Although the clinical success of bone grafts and prosthetic implants has been shown in the treatment of bone defects, graft availability, function, and longevity still remain to be improved. One possible solution for these problems is to develop bone implants acting on host cells to induce rapid bone regeneration.
Dr. Yujiro Maeda (The University of Tokyo Graduate School of Medicine), Project Associate Professor Shinsuke Ohba, and Professor Yuichi Tei/Ung-il Chung (Department of Bioengineering, The University of Tokyo Graduate School of Engineering) demonstrate bone healing with a sterilizable and osteogenic molecule-eluting implant system in which two small molecules, a smoothened agonist (SAG) and a helioxiantin derivative (TH), are loaded onto tetrapod-shaped calcium phosphate granules (Tetrabone).
Progenitor cells were directed toward mature osteoblasts with the combinatorial application of the two small molecules acting on different stages of osteogenesis. The loaded SAG and TH were released from Tetrabone for prolonged periods. The osteogenic activity of the SAG- and TH-loaded Tetrabones was not affected by EOG sterilization.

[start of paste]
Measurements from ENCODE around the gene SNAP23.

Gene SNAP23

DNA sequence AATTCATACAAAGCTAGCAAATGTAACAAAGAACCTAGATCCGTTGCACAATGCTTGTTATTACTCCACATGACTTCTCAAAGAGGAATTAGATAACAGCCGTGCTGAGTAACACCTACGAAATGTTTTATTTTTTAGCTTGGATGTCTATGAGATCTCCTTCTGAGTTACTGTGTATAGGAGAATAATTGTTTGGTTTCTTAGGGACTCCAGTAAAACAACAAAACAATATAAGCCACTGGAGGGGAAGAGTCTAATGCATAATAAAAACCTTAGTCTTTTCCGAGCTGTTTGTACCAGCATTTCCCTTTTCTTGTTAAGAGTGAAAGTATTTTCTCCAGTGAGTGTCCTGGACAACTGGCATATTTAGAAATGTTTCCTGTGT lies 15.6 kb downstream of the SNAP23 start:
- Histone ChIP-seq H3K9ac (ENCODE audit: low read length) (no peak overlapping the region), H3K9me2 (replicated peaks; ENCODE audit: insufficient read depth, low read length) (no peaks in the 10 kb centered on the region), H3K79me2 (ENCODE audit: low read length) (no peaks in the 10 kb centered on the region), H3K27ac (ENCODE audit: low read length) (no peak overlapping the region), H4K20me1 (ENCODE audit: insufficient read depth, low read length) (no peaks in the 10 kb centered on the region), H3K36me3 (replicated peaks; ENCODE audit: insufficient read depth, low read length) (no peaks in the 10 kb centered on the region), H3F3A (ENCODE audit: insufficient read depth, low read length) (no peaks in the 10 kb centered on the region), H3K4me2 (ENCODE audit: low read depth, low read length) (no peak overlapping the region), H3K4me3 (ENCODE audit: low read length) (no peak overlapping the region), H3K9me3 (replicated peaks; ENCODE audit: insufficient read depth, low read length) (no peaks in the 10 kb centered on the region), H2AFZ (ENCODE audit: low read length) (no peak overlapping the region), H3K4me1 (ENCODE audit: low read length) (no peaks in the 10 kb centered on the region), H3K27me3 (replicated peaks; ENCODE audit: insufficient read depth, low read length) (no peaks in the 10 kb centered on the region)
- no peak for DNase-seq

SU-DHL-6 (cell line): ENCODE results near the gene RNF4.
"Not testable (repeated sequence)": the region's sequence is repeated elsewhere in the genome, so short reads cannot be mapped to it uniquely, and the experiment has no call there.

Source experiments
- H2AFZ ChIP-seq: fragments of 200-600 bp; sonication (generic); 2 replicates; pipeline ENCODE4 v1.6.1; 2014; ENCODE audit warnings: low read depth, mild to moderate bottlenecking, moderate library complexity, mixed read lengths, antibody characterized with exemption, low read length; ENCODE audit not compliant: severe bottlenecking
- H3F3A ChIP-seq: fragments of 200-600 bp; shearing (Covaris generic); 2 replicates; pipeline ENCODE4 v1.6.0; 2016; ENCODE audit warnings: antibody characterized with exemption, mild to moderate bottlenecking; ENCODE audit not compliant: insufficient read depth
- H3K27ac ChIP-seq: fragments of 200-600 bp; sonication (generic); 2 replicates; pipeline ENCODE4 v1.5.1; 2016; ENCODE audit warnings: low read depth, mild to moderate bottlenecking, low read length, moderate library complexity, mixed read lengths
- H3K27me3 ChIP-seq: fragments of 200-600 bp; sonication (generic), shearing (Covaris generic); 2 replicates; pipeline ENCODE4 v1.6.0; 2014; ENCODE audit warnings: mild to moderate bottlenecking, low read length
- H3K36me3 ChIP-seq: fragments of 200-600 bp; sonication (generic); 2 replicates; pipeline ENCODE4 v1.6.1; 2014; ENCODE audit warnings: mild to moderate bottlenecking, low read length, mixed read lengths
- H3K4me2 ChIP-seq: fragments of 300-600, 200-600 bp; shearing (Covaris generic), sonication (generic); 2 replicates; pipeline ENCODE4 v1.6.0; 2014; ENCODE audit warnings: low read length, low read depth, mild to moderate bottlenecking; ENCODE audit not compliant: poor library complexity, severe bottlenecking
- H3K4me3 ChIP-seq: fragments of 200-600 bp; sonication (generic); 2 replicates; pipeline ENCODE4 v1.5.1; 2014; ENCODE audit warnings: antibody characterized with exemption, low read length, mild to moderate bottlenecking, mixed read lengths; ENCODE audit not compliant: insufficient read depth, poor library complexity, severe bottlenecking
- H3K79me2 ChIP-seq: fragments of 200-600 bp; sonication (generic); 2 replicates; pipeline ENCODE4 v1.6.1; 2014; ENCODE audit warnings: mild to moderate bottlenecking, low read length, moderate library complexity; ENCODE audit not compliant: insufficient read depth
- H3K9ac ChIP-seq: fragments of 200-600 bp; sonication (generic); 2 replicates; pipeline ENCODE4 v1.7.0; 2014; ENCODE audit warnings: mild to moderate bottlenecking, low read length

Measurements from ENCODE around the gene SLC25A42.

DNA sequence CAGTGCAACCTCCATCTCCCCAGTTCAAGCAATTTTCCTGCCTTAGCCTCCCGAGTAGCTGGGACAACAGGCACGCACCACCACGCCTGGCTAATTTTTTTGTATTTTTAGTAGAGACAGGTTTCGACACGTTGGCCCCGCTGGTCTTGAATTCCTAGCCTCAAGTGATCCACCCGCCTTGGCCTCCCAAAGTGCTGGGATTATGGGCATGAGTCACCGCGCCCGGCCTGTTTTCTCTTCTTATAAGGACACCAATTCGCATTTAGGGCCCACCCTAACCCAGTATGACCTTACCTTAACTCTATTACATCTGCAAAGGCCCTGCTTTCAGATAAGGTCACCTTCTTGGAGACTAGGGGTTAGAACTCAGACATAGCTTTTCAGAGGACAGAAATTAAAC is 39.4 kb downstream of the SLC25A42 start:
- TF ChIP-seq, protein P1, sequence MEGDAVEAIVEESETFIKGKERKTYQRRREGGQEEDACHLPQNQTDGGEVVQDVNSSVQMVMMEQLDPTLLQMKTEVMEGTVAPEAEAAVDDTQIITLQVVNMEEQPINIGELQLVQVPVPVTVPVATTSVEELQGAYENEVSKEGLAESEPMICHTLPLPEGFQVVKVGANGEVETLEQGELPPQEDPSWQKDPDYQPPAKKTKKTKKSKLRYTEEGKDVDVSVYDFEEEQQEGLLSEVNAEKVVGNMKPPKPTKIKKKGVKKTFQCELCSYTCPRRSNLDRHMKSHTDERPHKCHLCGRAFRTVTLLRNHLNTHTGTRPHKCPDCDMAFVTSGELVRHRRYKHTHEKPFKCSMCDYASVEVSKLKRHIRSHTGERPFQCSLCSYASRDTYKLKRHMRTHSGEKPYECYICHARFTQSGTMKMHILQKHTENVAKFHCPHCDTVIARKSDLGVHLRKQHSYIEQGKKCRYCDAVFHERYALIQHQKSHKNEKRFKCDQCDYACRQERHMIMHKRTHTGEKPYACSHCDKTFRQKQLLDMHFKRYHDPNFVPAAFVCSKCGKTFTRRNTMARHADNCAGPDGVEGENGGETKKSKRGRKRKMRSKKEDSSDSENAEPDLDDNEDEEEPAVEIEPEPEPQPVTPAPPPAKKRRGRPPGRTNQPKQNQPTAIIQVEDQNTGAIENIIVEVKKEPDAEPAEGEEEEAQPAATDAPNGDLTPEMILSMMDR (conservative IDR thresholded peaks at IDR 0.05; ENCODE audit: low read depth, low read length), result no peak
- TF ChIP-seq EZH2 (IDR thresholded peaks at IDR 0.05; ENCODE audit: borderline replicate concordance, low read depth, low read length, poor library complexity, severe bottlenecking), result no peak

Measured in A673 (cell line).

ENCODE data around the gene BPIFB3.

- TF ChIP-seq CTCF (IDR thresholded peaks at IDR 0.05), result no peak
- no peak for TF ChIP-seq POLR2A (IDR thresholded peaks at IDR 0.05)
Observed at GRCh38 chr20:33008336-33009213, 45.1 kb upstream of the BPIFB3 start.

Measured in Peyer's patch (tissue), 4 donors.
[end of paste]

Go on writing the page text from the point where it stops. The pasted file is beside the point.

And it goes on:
The combinatorial use of SAG- and TH-loaded Tetrabones achieved bone healing without cell transplantation in a rat femur bone defect model within two weeks. This system has the advantages of facile manipulation and mass production, leading to a reduction of time and costs in the procedures.
Thus, the present study proposes a proof-of-concept of a cell transplantation-free bone regeneration system by helping natural healing abilities of living bodies with a tetrapod-shaped, sterilizable, and osteogenic molecule-eluting artificial bone, contributing to the development of novel strategies for the treatment of bone defects.
Source: University of Tokyo